This clock is of Dutch make, but others of similar elaboration were made in this country. A noticeable point of difference between the early and late arch dials is that the arch of the former is always less than half a circle, but the latter is always either a full half-circle or even more.
" Grandfather " Clock Cases.
Fig. 440. Walter Smith, Cuckfield. - 8-day Striking Clock. - Dead-beat escapement. - Green lacquer case. - Date about 1760-70.
The cases of these so-called " Grandfather " clocks of the Stuart, Orange, Queen Anne and Georgian periods can be classified as follows : From 1670 to 1715 we find the panelled ebony or ebonised cases (which are always early) being made side by side with those veneered with plain walnut or inlaid with marqueterie. From 1715 to about 1740 we get the plain walnut case, generally veneered with wood of rich figure.
Fig. 441. Walnut Case, Arch Dial, With Cornice Arched To Correspond With The Dial.
Fig. 442. Walnut Case, Arch-Dial Clock, By John Ellicott, Square Cornice Over Arch.
Lacquered cases overlap, from 1705 to 1760, but they are rare before 1715. From 1740 to 1765 long-case clocks are exceptional, and after this latter date mahogany, either solid or in veneers, is almost exclusively employed. It is hardly necessary here to give a number of examples of each class, - although the types are very numerous, - as the subject has already been dealt with, in full detail, in "English Domestic Clocks." For the same reason, and also because this book is intended as a guide to the collector, to show him what to ■collect, rather than what to avoid, examples of the declining period, when the long-case clock became depraved in the hands of the small provincial and even the important Yorkshire makers, have been omitted. Those who desire information on these points can be referred to the larger book.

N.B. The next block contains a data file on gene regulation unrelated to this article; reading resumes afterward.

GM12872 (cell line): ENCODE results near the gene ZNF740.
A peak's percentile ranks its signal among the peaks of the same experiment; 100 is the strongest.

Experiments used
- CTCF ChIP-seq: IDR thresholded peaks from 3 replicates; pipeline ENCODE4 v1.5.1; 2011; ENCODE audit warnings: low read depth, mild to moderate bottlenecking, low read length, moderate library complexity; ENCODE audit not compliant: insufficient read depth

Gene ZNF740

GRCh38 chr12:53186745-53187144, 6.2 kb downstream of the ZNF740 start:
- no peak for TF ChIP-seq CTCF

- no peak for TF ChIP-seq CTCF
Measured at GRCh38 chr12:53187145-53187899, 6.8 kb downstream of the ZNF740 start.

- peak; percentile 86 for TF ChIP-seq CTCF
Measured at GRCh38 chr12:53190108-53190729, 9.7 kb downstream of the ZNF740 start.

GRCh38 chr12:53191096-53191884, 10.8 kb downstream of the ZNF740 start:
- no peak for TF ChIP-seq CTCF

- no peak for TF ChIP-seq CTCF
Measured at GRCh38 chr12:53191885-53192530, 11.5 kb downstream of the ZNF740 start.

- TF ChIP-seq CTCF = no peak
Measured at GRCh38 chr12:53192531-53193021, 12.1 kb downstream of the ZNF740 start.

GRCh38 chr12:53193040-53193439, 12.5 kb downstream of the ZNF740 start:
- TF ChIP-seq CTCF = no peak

Marqueterie cases can be resolved into several classes or kinds, although, with some reservation, these are not indicative of late or early date. There are many reasons, and a certain •amount of evidence., for the assertion that many of these marqueterie cases were made in Holland to the order of the celebrated makers of the period from 1690 to 1720. The reasons for this conclusion have been stated, at considerable length, and in full detail, in "English Domestic Clocks," and there is neither reason nor space for a recapitulation here. If this theory be admitted, however, the various styles may easily be, and probably were, older than the era of the importation of these marqueterie cases into England, and differences in decoration were probably dictated, either by the stock of the Dutch case-maker, or the personal predilections of the English horologist. There is no doubt that the cases inlaid with simple marqueterie, such as Fig. 407, are usually earlier in date than those in the full marqueterie style, but once this type of case was admitted to the fashionable clock-making world, - it was persistently rejected by Tompion, and only tolerated by Knibb in his later clocks, - any co-ordination of style and date ceased to exist.